Earth and Planetary Science
EPS Near-Surface Geochemistry and Geobiology

"Bill Dietrich was elected to the ""National Academy of Sciences"" and the ""American Academy of Arts and Sciences""."

Monday, September 1, 2003
Professor Emeritus Luna Leopold transfers his NAS pin to Bill Dietrich during a recent celebration of Bill

Bill Dietrich grew up in Marin County, across the Bay from Berkeley. He fondly recalls sliding down the grassy hillsides near his boyhood home on cardboard boxes -- a pasttime still practiced today by Marin County boys of a certain age. Years later he returned to those same hillslopes, as objectives of focused scientific study. Since he joined the Berkeley faculty in 1981, Dietrich's research group has focused on the study of hillslope and fluvial geomorphology, and specifically on the search for geomorphic transport laws -- the fundamental governing equations for the evolution of the Earth's surface. How does the rate of downslope creep of soil depend on the shape of the hillslope or the thickness of the soil mantle? What controls the rate that rivers can cut into the bedrock beneath them? How do landslides and debris flows shape the evolution of hillslopes through time, and control the delivery of sediment to the streams that drain them? Dietrich's research group has explored these kinds of fundamental questions in landform evolution, using a combination of field research, remote sensing data, laboratory analyses, and computer modeling.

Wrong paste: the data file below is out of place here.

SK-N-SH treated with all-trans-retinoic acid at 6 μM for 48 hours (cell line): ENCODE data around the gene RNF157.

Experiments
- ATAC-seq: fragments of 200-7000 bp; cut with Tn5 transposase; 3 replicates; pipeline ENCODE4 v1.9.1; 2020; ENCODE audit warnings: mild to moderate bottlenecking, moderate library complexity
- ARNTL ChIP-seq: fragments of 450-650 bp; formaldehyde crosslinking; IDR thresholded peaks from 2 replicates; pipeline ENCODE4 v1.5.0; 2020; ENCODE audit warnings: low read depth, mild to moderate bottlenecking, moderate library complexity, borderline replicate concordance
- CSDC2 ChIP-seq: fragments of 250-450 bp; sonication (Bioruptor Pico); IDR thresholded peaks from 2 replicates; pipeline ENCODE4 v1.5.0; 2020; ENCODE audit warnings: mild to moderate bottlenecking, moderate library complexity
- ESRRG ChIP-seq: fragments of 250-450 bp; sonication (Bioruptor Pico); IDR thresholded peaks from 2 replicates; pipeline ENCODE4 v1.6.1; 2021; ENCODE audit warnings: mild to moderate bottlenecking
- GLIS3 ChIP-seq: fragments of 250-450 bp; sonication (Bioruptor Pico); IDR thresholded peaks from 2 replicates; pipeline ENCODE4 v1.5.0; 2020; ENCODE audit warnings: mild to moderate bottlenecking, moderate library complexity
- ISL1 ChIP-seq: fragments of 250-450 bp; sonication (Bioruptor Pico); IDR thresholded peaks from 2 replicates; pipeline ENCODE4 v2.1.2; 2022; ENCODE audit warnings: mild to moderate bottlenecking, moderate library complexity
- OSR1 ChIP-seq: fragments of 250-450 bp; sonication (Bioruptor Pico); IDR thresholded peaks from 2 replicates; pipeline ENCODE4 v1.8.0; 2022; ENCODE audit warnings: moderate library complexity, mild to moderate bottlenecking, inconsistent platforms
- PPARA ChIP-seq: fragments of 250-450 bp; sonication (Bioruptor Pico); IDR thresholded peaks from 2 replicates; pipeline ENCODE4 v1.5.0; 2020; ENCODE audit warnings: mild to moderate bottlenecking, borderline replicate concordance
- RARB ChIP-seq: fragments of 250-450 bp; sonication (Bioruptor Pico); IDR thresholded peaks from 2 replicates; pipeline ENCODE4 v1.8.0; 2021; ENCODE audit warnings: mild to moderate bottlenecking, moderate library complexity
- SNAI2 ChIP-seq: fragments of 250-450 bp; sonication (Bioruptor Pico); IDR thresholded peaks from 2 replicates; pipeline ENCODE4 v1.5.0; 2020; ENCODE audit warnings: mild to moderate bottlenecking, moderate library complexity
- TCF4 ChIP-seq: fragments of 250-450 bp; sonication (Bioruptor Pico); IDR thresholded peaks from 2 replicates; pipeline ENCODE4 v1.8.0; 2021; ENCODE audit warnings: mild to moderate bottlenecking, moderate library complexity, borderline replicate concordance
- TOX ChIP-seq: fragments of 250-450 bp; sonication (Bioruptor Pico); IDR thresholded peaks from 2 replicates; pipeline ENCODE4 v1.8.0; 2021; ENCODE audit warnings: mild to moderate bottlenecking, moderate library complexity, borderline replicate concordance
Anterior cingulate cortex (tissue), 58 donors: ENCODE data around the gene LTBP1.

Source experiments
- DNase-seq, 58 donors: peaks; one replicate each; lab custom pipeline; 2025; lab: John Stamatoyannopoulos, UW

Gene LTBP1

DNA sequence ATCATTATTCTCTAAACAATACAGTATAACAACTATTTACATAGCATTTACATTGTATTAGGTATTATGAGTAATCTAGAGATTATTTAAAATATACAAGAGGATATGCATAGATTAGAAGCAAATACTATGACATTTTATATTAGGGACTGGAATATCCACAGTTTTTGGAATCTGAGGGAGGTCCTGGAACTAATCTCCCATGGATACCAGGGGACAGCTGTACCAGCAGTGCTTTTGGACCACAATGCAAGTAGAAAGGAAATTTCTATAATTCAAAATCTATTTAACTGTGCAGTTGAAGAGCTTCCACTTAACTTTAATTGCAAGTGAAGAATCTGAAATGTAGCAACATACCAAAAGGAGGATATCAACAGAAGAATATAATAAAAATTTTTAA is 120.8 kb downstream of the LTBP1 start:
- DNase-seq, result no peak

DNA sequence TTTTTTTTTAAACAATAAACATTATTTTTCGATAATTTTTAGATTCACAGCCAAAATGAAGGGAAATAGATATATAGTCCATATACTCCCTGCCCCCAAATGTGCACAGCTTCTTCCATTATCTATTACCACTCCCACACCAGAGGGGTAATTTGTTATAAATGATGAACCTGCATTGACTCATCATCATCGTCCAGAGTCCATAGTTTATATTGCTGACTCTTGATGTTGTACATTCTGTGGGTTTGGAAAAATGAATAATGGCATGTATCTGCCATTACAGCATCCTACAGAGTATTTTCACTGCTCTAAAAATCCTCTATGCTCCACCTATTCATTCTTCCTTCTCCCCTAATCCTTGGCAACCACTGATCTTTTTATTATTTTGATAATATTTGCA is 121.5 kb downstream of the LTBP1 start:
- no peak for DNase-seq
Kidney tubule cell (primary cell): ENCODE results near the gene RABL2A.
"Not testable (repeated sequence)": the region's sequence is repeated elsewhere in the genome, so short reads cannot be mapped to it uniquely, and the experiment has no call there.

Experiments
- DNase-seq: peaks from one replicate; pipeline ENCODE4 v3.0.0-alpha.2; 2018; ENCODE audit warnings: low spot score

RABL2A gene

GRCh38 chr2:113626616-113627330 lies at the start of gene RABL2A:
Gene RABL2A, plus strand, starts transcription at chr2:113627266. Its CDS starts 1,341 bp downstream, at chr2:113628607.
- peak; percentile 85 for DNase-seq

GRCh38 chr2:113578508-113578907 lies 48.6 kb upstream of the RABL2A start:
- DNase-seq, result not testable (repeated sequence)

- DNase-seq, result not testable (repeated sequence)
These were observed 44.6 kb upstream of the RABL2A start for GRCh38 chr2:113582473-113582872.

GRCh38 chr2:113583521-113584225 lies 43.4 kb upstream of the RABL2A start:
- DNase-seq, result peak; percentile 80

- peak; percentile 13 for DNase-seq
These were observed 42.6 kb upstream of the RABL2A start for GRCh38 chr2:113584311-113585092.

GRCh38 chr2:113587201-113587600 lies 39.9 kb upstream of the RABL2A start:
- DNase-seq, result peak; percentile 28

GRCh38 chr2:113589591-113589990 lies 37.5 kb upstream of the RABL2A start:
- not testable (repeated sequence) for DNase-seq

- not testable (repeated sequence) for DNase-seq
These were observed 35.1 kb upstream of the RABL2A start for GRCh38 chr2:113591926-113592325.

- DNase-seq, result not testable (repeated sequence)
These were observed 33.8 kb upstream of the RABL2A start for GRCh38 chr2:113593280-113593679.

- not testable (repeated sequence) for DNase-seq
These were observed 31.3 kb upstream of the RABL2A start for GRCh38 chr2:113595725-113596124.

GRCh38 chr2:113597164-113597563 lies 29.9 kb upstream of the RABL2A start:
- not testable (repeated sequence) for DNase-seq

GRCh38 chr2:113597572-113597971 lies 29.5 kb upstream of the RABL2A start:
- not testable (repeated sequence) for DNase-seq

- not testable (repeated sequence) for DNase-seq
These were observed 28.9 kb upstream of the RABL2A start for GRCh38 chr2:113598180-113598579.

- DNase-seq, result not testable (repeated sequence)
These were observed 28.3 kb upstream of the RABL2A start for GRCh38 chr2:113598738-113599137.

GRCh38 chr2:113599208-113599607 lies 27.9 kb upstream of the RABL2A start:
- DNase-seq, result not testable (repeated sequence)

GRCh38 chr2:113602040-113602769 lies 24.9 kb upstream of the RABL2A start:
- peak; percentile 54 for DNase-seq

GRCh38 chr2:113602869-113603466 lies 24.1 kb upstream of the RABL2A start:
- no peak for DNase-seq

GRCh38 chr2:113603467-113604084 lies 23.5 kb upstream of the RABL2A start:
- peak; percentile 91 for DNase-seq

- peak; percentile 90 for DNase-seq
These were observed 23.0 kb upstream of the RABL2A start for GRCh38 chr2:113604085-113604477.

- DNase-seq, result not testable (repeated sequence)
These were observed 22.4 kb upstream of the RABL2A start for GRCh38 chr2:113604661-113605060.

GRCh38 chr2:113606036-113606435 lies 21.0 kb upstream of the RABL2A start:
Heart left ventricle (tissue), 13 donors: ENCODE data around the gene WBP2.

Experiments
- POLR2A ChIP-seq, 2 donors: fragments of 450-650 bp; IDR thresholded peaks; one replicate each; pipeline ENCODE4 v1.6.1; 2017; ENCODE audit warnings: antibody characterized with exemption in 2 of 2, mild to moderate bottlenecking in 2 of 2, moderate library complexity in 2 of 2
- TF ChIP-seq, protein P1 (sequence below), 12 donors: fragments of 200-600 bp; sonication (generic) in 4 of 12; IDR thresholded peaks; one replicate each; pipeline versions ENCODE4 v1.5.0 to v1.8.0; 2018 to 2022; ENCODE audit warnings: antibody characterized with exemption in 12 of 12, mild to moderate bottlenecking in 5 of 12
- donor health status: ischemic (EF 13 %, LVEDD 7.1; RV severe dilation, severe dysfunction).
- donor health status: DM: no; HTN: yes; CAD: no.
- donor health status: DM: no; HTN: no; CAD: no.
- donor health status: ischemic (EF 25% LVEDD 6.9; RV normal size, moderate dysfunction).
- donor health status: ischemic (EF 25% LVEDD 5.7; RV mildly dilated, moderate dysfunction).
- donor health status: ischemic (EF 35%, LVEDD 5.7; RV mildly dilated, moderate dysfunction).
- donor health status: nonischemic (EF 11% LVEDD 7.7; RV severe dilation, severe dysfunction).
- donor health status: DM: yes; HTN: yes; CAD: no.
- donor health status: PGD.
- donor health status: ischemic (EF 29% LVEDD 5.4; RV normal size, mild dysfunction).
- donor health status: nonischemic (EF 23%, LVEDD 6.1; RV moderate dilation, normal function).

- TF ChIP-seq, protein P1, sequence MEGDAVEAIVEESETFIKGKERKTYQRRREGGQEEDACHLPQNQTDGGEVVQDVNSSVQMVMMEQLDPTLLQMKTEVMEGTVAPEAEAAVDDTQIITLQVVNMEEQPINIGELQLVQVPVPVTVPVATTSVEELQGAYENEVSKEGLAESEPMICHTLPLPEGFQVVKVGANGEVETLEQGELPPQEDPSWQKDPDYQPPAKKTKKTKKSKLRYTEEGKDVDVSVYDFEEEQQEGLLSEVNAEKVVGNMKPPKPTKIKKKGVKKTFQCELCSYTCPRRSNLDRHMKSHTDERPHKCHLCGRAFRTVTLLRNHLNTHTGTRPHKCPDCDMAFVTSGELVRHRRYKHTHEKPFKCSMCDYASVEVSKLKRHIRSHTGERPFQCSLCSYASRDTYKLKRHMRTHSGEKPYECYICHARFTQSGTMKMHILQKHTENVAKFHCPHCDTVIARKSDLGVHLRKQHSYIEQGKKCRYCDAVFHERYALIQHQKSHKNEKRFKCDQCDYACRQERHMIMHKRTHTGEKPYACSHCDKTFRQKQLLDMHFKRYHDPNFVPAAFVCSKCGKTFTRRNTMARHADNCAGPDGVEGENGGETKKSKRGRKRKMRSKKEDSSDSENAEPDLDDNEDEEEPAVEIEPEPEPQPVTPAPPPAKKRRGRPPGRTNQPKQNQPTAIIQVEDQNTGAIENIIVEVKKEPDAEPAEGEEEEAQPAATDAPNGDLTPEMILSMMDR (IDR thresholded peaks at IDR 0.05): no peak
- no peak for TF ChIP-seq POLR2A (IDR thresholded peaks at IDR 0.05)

Dietrich has supervised roughly 20 Ph.D. students, and is the author of over 100 scientific publications. His work has been recognized by the Gordon Warwick Award of the British Geomorphological Research Group (in 1986), the Horton Award of the American Geophysical Union, (in 1995), and election as a Fellow of the Amercan Geophysical Union and the Geological Society of America (both in 1992). He collaborates with many colleagues around the world and here at Berkeley, including his wife, Berkeley ecologist Mary Power.